Southampton Sessions: New Life Crisis Resurrects Lost Legends April 29

Paul Mahos and New Life Crisis
Paul Mahos and New Life Crisis, Photo: Sharmila Reddy

Next Saturday, April 29, Paul Mahos will perform in Southampton Sessions: Tribute to Lost Legends Featuring New Life Crisis beginning at 8 p.m. at the Southampton Arts Center. Expect the dulcet sounds of David Bowie, Prince and George Michael—big names who left the stage, but not our hearts, in 2016. Complete with elaborate costume changes, multimedia displays, sing-alongs and relentless energy, this isn’t your everyday concert. Mahos took a break from preparing for this show to talk about the inspiration of these legends and why nobody will want to miss this epic performance.

Please tell us how the famous musicians you’ll be portraying in “Lost Legends” have influenced you professionally and personally?
I grew up when these artists were megastars. I hadn’t decided to become a musician yet. “Space Oddity” is the most perfect song ever written. Back then I sang it in the mirror. I’ve been performing it ever since. I was just up until 8 a.m. today, working on the video. We’re going to incorporate video images. We’re looking at this as a theater piece.

What are you most looking forward to at this concert?
Paying tribute to this music—not messing anything up. I’m excited to play this amazing material. It’s a labor of love.

Are there songs that, when you’re performing them, make you feel especially close to their originators?
Last January I watched Black Star over and over again. It was incredible. Then David Bowie was dead. Then I watched Lazarus. What brave and revealing work—so many messages—I don’t know who else would have done that. Last April it snowed and I [was moved to] record a rendition of Prince’s “Sometimes It Snows in April” mixed with a version of U2’s “Stay.” The chords are similar and I ended it with “Come with me and you’ll be in a world of pure imagination…” Eerily, two weeks later [April 21, 2016] Prince died, and Gene Wilder a few months later. No more covering living idols.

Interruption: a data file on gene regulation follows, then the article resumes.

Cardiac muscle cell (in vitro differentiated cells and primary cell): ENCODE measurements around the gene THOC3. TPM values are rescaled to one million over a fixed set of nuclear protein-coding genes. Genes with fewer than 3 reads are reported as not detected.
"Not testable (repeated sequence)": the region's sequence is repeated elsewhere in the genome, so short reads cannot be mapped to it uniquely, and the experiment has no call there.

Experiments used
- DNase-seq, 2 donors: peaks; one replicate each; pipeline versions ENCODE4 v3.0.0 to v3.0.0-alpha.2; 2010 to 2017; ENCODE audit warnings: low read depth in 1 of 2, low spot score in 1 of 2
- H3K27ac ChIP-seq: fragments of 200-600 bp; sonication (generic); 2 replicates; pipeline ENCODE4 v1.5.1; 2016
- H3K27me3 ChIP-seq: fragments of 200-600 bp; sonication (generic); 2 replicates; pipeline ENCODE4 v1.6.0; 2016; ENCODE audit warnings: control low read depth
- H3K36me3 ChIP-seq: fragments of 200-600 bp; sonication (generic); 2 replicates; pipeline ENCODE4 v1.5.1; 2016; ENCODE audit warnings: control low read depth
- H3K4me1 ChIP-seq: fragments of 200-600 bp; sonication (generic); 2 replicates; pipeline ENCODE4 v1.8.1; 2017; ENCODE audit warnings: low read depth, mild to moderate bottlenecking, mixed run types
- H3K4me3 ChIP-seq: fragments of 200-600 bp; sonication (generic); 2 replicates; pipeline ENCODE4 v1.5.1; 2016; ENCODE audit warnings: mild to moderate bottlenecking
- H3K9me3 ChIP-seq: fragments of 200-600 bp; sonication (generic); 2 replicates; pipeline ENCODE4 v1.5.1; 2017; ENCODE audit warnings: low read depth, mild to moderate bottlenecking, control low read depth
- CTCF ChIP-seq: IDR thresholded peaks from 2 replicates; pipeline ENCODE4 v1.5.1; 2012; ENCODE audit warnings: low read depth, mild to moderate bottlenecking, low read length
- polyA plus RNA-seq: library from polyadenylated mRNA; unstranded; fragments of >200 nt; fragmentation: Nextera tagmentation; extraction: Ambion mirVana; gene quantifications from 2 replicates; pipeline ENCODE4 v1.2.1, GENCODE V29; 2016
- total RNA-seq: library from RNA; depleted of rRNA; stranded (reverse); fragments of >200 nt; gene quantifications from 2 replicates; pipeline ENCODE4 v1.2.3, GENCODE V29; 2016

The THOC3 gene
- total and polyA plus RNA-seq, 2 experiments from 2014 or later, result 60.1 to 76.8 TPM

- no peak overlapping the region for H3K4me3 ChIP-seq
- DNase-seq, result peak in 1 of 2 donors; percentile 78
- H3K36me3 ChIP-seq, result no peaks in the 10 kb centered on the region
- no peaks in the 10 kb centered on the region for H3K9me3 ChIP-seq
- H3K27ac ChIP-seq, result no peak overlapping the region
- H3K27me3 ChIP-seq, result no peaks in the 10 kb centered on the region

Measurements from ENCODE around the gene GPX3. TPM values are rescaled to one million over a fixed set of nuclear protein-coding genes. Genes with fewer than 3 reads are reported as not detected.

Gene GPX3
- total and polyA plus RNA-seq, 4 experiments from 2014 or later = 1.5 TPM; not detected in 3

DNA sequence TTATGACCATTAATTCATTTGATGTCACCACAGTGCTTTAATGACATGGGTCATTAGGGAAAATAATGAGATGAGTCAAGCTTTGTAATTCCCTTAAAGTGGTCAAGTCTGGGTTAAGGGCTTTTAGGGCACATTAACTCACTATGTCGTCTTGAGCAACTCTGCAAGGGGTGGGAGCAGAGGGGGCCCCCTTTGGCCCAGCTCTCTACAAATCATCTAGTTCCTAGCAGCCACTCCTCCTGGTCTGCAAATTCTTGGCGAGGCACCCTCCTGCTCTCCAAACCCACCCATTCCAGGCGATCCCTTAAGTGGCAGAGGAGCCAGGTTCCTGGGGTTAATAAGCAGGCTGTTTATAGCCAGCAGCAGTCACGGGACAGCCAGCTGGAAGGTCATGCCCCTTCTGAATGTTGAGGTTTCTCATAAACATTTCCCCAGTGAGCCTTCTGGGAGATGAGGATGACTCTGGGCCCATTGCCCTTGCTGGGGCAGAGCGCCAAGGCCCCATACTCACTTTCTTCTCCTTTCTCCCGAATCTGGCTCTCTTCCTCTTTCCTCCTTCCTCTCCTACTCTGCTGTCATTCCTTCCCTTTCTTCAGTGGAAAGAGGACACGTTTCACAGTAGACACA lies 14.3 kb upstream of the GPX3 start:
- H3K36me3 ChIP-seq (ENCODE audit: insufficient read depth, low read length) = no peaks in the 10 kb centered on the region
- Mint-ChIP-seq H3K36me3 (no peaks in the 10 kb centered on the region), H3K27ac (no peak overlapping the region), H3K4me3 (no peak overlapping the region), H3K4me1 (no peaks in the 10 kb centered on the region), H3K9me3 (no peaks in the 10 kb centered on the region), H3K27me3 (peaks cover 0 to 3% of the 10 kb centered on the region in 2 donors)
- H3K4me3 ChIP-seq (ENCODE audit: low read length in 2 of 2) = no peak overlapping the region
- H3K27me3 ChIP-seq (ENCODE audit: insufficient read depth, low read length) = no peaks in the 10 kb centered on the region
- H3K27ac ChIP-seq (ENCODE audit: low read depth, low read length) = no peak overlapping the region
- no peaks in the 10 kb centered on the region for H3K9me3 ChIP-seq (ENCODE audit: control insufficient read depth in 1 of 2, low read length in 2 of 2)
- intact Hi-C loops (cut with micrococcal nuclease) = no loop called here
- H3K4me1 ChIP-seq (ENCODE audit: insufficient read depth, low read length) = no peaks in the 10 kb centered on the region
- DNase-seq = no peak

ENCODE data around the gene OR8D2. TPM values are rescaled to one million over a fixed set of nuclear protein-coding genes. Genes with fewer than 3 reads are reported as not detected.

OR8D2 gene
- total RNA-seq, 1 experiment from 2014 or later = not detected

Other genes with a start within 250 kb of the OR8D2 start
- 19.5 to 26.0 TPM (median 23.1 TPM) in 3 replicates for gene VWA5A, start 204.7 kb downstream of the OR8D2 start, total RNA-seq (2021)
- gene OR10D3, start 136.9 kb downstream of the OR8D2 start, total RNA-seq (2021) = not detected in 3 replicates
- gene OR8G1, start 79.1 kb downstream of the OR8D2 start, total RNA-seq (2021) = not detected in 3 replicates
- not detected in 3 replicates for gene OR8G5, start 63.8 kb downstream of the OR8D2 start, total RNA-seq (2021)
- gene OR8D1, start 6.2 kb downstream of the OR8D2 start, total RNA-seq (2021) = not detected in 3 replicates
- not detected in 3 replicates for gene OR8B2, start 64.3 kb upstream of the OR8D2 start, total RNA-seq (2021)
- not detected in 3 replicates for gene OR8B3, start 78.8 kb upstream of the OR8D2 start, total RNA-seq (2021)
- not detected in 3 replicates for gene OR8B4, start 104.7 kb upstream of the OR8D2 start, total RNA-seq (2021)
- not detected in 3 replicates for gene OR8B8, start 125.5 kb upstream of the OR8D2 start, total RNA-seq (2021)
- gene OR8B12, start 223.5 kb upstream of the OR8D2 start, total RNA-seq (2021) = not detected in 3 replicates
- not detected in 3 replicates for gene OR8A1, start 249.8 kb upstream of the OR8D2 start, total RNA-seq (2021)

How do you honor these artists by performing their work?
By putting my heart and soul into it—it means that much to us.

Do you find audiences request songs by famous performers more once they have passed on?
No, actually. We’ve always had “Ashes to Ashes” and “Let’s Dance” in our repertoire—since we started. We do stuff that moves us. “Ashes to Ashes” is such a study—such a funky song, but so un-funky at the same time. I marvel at that song. It’s an individual, unique song that’s 100% David Bowie. He did this in so many genres. I don’t know if his characters dictated the music or vice versa.

[In the band] the biggest Bowie fan is a toss-up between me and our guitar player, Jeff. [New Life Crisis bandmate] Rob is the biggest Prince fan. I’m probably the biggest George Michael fan because of his voice—because I’m a singer first. But he doesn’t get the respect he deserves as a lyricist.

What would you say to potential concertgoers?
The NLC band is a much bigger one. We’ve added a sax and some great vocalists. If you’re a fan of these artists, this show is a must-see. If you’re a fan of any of this music, this show is a must-see. You’ll see it done with lots of love and care.

Come to Southampton Sessions: Tribute to Lost Legends Featuring New Life Crisis Saturday, April 29, 8 – 11 p.m. in the Southampton Arts Center, 25 Jobs Lane, Southampton. $50 per person includes the concert, open bar and appetizers provided by Union Cantina! Visit for tickets and details. Official After Party starts at 11p.m. at Union Cantina, 40 Bowden Square in Southampton,

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